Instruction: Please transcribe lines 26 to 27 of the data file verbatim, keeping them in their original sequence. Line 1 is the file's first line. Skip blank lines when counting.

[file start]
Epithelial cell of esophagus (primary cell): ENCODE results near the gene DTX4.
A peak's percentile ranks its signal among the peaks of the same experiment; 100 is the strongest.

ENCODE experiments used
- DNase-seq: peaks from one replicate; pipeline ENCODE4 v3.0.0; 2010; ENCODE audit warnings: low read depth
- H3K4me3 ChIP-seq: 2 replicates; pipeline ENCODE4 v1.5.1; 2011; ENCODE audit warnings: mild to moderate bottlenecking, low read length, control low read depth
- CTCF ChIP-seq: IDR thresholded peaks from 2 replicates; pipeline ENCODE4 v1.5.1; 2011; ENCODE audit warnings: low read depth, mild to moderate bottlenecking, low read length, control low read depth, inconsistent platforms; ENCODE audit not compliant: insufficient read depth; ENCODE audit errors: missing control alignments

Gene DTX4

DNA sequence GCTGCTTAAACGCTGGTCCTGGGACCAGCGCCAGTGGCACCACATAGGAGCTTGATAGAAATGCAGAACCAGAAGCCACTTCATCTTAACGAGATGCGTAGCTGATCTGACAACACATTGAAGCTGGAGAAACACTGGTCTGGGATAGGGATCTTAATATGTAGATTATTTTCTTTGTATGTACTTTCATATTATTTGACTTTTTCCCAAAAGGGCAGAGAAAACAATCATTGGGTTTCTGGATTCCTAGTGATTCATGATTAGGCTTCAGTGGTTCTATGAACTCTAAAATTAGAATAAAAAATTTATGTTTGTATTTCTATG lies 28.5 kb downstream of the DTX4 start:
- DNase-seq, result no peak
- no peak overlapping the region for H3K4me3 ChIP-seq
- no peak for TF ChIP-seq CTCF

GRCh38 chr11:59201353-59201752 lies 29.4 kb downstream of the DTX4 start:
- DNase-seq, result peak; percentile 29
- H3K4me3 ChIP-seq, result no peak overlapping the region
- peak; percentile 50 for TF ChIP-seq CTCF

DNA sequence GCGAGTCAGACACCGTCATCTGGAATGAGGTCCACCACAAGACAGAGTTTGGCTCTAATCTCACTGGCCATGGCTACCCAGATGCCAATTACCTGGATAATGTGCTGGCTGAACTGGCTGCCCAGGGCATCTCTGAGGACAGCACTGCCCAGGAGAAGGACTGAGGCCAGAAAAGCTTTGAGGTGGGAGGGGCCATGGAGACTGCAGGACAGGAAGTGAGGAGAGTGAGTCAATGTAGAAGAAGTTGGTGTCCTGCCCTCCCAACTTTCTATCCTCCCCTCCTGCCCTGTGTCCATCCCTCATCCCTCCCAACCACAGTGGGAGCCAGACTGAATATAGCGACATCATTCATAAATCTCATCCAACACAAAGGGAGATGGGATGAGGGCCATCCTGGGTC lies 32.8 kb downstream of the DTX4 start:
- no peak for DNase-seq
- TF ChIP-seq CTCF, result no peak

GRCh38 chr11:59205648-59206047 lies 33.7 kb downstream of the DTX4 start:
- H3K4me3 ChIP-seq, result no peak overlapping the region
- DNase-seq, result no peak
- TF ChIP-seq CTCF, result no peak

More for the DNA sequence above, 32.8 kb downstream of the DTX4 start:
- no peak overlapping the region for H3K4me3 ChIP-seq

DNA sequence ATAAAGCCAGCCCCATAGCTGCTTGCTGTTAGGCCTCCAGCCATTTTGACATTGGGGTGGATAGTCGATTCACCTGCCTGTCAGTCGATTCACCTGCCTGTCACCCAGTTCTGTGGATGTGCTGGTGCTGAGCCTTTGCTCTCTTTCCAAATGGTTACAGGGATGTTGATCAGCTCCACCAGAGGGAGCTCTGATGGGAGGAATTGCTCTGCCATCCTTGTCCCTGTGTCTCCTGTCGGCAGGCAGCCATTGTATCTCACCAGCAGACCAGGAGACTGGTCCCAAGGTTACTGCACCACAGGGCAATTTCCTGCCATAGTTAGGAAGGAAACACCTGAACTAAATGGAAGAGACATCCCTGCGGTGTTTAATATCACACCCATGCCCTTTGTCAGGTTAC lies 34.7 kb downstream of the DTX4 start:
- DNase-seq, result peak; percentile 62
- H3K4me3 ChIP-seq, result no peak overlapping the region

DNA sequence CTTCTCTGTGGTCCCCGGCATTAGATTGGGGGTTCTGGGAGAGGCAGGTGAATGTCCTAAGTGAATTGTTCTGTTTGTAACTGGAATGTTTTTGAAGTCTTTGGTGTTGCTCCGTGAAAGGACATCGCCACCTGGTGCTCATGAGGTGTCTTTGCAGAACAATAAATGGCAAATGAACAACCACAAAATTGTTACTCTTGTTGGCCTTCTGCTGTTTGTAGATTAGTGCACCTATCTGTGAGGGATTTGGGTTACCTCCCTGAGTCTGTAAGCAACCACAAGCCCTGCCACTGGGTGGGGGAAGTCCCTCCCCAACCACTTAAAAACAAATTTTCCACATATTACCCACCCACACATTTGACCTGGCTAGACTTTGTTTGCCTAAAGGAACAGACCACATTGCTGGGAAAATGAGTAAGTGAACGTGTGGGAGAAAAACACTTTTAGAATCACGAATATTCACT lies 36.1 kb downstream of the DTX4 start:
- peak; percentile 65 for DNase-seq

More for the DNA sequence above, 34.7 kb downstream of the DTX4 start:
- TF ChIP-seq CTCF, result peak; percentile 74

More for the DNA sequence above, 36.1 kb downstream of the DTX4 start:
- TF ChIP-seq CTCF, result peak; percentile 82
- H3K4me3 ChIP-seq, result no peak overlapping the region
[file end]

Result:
- DNase-seq, result peak; percentile 62
- H3K4me3 ChIP-seq, result no peak overlapping the region